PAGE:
After months of failed negotiations with the local school board, teachers in Reynoldburg went on strike on Friday.  The school board responded by keeping the schools open and busing in overly-priced, incompetent substitute staff.  The Dispatch reports that staffing is at half the normal level, resulting in large groups of students being forced into small classrooms with unprepared teachers.  According to some reports, all hell broke loose.

Today, Reynoldsburg Superintendant Tina Thomas-Manning sent out a letter to parents that promised to crack down on the problems experienced last week.  Her solution: blame the students!   Thomas-Manning’s threatening letter is clear: she plans to call the police and/or Children’s Services on kids who fail to show up and follow the new prison-like rules she is promising to implement this week.

Here’s the letter…

Dear Reynoldsburg families

My administrative team and school principals have spent the weekend adjusting our plans to engage students in learning at school while their teachers are on strike. Although it is understandable, the heightened emotional state and corresponding behavior of some of our older students demands that we structure our school days differently to help everyone focus on academics. Students’ cooperation is absolutely essential. Please review these plans and talk them over with your children ahead of time.

High Schools

At the high schools, we will introduce a highly structured environment until students are more comfortable with the situation and regain their composure. We have reassigned some administrative staff to the high schools in order to  facilitate our plans for the next few days.
•       Students will be greeted on the bus or at the door by an administrator or Reynoldsburg staff member who will escort them in groups of approximately 30 to a classroom, where they will spend the day together.
•       Students will be provided assignments to complete – which will count toward their core course grades. Over the next 1-3 days, all students will receive a laptop and online curriculum. The online work will be much more customized to their individual learning needs.
•       Breakfast and lunch will be delivered to students in their classrooms.
•       Restroom and exercise breaks will be provided on a schedule.
•       Students who are insubordinate will be suspended.
•       Shuttles between the two campuses will be suspended for at least Monday and Tuesday. Students may take a bus home from whichever campus they are on. Students who need to know their home bus assignments will be able to get them from administrators on Monday, but it would be helpful if you looked up your student’s route ahead of time:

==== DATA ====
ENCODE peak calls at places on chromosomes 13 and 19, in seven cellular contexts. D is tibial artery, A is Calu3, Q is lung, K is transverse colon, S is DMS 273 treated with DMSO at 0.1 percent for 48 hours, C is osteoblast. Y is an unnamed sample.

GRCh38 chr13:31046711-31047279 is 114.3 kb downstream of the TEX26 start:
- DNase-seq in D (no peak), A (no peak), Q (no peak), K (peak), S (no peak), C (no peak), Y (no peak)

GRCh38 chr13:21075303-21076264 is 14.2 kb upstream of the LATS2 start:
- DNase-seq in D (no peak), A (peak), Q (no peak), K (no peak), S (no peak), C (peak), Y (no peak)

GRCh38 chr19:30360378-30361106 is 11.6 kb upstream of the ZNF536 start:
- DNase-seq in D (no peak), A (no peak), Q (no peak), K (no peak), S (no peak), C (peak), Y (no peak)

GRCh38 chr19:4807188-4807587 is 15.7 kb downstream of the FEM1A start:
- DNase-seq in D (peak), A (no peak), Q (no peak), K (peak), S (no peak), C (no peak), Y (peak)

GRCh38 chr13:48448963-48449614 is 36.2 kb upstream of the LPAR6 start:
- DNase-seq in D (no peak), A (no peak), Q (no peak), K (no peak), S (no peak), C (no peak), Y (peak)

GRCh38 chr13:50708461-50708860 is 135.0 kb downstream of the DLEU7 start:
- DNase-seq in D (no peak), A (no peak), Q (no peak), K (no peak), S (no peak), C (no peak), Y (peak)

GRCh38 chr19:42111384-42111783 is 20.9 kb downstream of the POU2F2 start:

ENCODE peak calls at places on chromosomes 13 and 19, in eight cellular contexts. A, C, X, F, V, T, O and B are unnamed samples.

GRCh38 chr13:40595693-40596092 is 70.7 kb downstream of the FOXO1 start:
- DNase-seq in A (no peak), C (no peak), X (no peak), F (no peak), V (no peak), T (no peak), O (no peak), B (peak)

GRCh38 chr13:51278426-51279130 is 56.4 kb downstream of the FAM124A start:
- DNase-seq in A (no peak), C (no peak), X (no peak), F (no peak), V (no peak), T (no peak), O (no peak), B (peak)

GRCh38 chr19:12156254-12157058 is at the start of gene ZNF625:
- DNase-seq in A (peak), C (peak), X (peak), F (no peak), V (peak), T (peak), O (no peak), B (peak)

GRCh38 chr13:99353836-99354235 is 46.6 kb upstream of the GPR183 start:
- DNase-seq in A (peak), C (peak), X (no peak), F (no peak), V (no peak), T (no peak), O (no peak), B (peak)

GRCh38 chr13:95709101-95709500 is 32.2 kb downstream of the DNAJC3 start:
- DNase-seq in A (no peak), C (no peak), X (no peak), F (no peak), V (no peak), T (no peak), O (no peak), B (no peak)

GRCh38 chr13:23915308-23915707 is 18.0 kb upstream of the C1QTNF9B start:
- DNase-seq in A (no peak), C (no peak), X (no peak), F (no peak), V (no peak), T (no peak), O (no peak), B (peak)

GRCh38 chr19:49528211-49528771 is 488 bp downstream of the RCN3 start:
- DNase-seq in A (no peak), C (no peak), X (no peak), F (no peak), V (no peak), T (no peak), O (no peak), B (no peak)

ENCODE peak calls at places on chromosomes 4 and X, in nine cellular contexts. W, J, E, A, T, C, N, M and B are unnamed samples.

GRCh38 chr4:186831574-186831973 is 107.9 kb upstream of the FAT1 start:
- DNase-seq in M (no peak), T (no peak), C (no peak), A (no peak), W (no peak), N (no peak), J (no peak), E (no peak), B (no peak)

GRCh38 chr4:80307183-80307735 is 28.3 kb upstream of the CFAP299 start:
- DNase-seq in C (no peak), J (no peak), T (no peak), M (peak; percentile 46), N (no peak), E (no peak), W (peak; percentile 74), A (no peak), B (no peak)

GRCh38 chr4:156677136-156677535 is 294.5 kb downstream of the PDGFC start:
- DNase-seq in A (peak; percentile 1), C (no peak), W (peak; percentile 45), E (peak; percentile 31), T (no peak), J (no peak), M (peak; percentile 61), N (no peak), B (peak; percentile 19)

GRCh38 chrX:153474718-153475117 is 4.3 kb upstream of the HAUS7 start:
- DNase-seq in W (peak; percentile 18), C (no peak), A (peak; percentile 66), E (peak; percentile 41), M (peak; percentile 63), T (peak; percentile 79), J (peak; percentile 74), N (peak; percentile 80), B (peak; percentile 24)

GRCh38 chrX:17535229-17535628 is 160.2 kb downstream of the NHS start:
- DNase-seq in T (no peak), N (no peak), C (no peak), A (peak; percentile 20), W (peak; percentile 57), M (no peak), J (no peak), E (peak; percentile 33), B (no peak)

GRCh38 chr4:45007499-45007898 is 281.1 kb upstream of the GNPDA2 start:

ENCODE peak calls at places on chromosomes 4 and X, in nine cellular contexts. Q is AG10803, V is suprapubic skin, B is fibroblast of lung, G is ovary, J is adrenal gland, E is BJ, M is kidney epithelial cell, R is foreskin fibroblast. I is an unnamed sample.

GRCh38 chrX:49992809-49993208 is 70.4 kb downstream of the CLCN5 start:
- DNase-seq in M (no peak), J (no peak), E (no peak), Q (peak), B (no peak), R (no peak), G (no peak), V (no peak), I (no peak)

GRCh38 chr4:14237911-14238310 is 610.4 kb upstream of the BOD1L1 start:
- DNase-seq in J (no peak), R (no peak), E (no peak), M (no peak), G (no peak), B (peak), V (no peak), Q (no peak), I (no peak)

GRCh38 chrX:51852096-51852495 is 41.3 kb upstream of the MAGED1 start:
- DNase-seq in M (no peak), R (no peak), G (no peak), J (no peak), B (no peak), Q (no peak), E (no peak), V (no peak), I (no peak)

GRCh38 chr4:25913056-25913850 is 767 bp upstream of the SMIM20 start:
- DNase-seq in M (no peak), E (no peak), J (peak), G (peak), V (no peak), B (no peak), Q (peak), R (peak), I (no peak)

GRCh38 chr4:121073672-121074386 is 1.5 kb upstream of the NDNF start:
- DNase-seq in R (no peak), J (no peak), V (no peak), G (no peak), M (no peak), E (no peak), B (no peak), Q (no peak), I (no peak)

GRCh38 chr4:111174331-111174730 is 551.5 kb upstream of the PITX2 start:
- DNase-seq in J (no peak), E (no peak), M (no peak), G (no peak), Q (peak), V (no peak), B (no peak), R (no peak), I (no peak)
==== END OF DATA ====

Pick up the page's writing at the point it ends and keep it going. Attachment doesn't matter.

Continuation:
In an effort to assist us with our plans for safety, Reynoldsburg police will begin actively enforcing truancy laws on Monday. If you as a parent decide to keep your child out of school for any reason, please keep them home. Students who are causing  distractions, especially near any schools, may be taken into custody by police. Police tell us that they will attempt to contact the students’ parents first. If unsuccessful, they plan to take students to Children’s Services until parents can be reached.
Middle/Junior High Schools
Beginning Monday morning, administrative staff will assign students laptops and assist substitute teachers in accessing online curriculum. The software provided will be highly personalized to each student based on their academic needs, so it should seem more relevant and challenging to the students. Students’ work and participation will count toward their grades in core classes. More structure will be introduced where necessary. Students, for example, might not change classes until they are more settled and comfortable.
Elementary schools
Elementary  schools will be the highest priority for new substitute teacher placements until all children can be returned to their regular classrooms. Principals have provided lesson plans for all grade levels and subjects and will focus on ensuring that those plans are being followed. Grades on those assignments will be recorded and turned in to principals. We expect to reintroduce engaging learning activities for students. We are working with some of our long-time partners to bring activities to the schools as soon as this week.
Despite what you may have read or seen on TV, it is important to know that as I toured buildings on Friday, the first day of the teacher’s strike, there were many students who were highly cooperative and supportive to their peers and substitute teachers. They handled this very confusing situation with the pride and respect that we expect.